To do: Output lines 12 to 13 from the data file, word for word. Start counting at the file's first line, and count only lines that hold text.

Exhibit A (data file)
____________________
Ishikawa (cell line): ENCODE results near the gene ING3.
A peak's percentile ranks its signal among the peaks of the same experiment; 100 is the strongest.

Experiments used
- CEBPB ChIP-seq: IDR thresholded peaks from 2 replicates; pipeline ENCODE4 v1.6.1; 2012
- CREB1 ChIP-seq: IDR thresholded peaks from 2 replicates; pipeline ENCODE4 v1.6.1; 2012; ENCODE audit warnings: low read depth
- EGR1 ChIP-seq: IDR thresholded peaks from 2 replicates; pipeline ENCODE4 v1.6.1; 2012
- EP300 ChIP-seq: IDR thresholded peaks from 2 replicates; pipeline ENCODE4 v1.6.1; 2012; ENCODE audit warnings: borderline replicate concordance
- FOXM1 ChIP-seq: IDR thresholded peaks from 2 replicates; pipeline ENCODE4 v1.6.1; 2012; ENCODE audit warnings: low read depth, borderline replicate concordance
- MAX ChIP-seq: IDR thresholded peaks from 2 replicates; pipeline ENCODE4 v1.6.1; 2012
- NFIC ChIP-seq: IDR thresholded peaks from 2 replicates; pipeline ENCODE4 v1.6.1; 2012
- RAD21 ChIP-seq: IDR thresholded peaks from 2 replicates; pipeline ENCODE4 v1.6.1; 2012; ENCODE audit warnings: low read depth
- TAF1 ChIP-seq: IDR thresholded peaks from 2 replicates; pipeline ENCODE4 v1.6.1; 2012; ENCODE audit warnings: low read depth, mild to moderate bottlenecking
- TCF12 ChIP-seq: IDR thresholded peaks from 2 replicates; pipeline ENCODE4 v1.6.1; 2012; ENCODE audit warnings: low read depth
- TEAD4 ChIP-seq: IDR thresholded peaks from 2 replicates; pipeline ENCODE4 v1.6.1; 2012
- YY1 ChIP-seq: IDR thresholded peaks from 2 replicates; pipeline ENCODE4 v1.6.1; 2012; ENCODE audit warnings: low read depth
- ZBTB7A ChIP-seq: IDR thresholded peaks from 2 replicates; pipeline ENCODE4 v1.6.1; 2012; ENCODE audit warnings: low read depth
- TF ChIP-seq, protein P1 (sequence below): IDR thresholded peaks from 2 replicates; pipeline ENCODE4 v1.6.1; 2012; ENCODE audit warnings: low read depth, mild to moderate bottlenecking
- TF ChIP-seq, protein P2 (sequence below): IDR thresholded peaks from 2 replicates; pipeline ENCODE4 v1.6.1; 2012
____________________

- TAF1 ChIP-seq: IDR thresholded peaks from 2 replicates; pipeline ENCODE4 v1.6.1; 2012; ENCODE audit warnings: low read depth, mild to moderate bottlenecking
- TCF12 ChIP-seq: IDR thresholded peaks from 2 replicates; pipeline ENCODE4 v1.6.1; 2012; ENCODE audit warnings: low read depth